'Town of Evening Calm, Country of Cherry Blossoms' Manga Gets Live-Action TV Film
posted on by Rafael Antonio Pineda
NHK announced on Monday that Fumiyo Kouno's Town of Evening Calm, Country of Cherry Blossoms (Yūnagi no Machi, Sakura no Kuni) manga will get a live-action television adaptation this summer. The new production celebrates the 90th anniversary of NHK's Hiroshima Station.
The manga's story follows two young women in a family dealing with the aftermath of the Hiroshima atomic bombing — a woman in 1955 and her niece decades later. While the original manga divided the story between the "Town of Evening Calm" story Hiroshima in 1955, and two other "Country of Cherry Blossoms" stories set in Tokyo's Nakano ward in 1987 and 2004, the new live-action version will move the "Country of Cherry Blossoms" story to the present day in 2018 with an original story. As before, the "Country of Cherry Blossoms" story will focus on Nanami Ishikawa, who is working as an editor in a publishing company. She suspects her 80-year-old father, Asahi, of growing senile, and follows his unannounced trip to Hiroshima where he traces the life of his sister and Nanami's aunt, Minami, who died in 1955 as a victim of the long-term effects of the Hiroshima atomic bombing.
The original 2003-2004 manga won the Grand Prize at the 2004 Japan Media Arts Festival and the Tezuka Osamu Cultural Prize's Shinsei Award in 2005. After Last Gasp Publishing and jaPress released it in North America, the manga won one of New York Magazine's 2007 Culture Awards. The manga previously inspired a live-action film in 2007.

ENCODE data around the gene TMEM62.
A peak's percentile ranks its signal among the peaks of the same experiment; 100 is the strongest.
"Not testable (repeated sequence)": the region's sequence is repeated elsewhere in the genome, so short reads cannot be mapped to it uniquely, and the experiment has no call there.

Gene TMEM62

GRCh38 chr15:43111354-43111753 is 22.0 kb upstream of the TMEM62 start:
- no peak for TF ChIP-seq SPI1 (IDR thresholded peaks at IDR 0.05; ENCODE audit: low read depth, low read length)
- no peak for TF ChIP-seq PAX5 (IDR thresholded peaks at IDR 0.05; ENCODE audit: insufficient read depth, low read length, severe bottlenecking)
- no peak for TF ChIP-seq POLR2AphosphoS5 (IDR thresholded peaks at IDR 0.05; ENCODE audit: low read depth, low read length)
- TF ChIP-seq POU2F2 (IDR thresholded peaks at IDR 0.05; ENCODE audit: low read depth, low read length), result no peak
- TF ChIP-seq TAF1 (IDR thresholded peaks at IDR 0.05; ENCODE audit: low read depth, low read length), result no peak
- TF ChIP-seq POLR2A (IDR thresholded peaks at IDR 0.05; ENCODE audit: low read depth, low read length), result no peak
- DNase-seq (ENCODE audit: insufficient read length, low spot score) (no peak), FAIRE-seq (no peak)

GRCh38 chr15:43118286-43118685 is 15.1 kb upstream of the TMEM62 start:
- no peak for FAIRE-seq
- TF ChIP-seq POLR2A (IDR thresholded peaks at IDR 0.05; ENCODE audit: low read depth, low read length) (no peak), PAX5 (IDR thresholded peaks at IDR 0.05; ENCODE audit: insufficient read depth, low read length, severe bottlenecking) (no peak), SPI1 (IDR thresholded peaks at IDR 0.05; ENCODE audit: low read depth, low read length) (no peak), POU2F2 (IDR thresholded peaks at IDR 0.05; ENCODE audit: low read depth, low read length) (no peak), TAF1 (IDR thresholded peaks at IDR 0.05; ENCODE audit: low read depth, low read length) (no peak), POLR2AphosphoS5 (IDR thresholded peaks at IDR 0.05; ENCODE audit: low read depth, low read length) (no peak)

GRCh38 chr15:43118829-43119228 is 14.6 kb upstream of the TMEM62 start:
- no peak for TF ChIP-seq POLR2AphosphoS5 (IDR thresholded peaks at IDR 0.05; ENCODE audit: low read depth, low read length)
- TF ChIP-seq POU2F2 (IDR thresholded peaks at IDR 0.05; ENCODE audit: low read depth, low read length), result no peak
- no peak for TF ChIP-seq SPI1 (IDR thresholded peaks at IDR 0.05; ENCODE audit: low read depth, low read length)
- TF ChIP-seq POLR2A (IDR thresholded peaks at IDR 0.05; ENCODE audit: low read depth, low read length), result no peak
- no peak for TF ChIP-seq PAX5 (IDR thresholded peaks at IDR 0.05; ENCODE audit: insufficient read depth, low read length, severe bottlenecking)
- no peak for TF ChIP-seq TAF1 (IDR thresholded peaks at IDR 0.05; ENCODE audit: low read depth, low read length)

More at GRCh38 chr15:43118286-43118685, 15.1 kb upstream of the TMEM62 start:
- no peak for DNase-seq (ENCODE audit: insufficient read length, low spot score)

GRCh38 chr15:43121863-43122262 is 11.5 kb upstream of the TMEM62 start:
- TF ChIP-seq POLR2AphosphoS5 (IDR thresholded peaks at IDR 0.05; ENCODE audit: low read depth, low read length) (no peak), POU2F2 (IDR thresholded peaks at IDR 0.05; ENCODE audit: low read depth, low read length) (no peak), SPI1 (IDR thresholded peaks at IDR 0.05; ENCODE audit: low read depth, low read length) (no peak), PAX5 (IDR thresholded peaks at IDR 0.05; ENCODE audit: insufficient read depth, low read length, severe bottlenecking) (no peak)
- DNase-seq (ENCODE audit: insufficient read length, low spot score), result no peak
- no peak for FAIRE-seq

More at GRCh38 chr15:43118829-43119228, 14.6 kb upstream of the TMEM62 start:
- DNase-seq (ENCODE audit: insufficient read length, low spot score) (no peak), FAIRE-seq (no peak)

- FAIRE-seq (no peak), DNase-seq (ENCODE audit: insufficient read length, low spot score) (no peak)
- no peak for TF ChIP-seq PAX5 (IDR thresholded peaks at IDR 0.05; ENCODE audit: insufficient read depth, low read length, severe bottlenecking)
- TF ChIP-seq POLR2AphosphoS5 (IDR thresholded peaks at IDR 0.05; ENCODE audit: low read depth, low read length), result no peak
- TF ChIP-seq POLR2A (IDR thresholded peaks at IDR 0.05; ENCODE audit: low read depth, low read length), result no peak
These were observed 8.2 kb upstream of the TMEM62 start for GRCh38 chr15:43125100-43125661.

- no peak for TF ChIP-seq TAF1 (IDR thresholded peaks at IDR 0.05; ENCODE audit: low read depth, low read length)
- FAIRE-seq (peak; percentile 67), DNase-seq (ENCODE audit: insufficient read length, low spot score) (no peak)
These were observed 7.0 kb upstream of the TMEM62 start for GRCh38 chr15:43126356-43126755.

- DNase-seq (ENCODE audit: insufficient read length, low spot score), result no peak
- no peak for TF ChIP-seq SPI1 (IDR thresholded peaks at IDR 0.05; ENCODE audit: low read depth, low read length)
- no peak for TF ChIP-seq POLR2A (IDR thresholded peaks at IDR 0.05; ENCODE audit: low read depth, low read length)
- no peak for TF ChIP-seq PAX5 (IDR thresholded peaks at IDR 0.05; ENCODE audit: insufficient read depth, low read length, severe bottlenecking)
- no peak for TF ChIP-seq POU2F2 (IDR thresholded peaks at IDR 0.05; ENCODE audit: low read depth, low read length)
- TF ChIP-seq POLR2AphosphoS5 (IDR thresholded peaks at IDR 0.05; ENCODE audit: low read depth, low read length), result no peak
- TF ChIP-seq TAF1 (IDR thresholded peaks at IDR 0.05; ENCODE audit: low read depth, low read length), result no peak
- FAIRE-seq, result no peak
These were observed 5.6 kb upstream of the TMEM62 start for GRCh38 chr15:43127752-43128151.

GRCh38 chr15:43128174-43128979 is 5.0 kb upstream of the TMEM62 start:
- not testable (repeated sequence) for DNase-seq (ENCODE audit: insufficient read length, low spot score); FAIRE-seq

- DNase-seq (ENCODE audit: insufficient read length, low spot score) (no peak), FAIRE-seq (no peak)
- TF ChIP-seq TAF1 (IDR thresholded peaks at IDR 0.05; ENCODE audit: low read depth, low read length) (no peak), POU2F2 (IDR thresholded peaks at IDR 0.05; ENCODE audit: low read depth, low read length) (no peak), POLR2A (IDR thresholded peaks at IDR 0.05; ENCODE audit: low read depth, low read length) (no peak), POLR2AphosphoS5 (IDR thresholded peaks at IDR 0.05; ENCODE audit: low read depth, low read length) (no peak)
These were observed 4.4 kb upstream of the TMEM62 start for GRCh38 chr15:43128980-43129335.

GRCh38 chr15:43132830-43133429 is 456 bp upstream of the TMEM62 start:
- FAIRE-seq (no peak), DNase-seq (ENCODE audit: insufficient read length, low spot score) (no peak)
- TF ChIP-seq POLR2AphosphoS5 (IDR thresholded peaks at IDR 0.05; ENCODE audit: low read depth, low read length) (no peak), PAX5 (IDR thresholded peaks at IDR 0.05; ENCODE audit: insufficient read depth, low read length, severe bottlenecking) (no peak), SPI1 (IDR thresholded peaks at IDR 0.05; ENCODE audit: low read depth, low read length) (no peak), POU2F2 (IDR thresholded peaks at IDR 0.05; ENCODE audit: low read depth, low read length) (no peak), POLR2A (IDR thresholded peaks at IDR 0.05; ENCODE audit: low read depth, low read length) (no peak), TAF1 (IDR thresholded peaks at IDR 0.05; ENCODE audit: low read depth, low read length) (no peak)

Ritsuji Kumano is directing the new live-action version, while Tadashi Morishita (Yona of the Dawn episodes, live-action Battery) is penning the script. Izumi Tanaka is credited for production supervision.
Kouno, a Hiroshima native, also published the In This Corner of the World manga, which similarly centers on a woman's life at at both Kure and Hiroshima. That manga received a live-action television film in 2011, and an anime film adaptation by Sunao Katabuchi and MAPPA in November 2016. Shout! Factory and Funimation Films screened the film in the United States and Canada last August. The film went on to win the Fujimoto Award, the Daijin (Minister) Prize from the Agency for Cultural Affairs, the Hiroshima Peace Film Award at the Hiroshima International Film Festival, Kinema Jumpo magazine's best Japanese movie of the year, the Japan Academy Prize for Animation of the Year, and the Jury Award in the Feature Film Category at Annecy. Seven Seas Entertainment released the manga last October.
Source: Comic Natalie
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